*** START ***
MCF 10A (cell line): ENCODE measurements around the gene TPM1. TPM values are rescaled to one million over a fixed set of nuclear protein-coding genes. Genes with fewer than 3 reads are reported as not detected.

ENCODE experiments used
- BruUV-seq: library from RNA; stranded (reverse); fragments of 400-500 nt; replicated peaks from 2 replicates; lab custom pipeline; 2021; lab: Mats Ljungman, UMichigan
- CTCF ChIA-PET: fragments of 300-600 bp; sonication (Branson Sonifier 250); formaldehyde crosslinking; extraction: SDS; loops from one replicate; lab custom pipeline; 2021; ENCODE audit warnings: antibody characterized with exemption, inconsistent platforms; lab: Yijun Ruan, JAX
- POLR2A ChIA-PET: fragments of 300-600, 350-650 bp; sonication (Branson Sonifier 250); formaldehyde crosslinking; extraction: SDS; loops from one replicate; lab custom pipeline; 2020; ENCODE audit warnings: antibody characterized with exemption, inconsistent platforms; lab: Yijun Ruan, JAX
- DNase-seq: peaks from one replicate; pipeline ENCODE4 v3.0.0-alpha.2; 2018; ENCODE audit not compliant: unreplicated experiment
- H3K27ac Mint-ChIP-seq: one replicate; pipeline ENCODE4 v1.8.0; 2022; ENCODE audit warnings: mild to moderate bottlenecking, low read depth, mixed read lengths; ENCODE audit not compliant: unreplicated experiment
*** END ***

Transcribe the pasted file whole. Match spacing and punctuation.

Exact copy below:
MCF 10A (cell line): ENCODE measurements around the gene TPM1. TPM values are rescaled to one million over a fixed set of nuclear protein-coding genes. Genes with fewer than 3 reads are reported as not detected.

ENCODE experiments used
- BruUV-seq: library from RNA; stranded (reverse); fragments of 400-500 nt; replicated peaks from 2 replicates; lab custom pipeline; 2021; lab: Mats Ljungman, UMichigan
- CTCF ChIA-PET: fragments of 300-600 bp; sonication (Branson Sonifier 250); formaldehyde crosslinking; extraction: SDS; loops from one replicate; lab custom pipeline; 2021; ENCODE audit warnings: antibody characterized with exemption, inconsistent platforms; lab: Yijun Ruan, JAX
- POLR2A ChIA-PET: fragments of 300-600, 350-650 bp; sonication (Branson Sonifier 250); formaldehyde crosslinking; extraction: SDS; loops from one replicate; lab custom pipeline; 2020; ENCODE audit warnings: antibody characterized with exemption, inconsistent platforms; lab: Yijun Ruan, JAX
- DNase-seq: peaks from one replicate; pipeline ENCODE4 v3.0.0-alpha.2; 2018; ENCODE audit not compliant: unreplicated experiment
- H3K27ac Mint-ChIP-seq: one replicate; pipeline ENCODE4 v1.8.0; 2022; ENCODE audit warnings: mild to moderate bottlenecking, low read depth, mixed read lengths; ENCODE audit not compliant: unreplicated experiment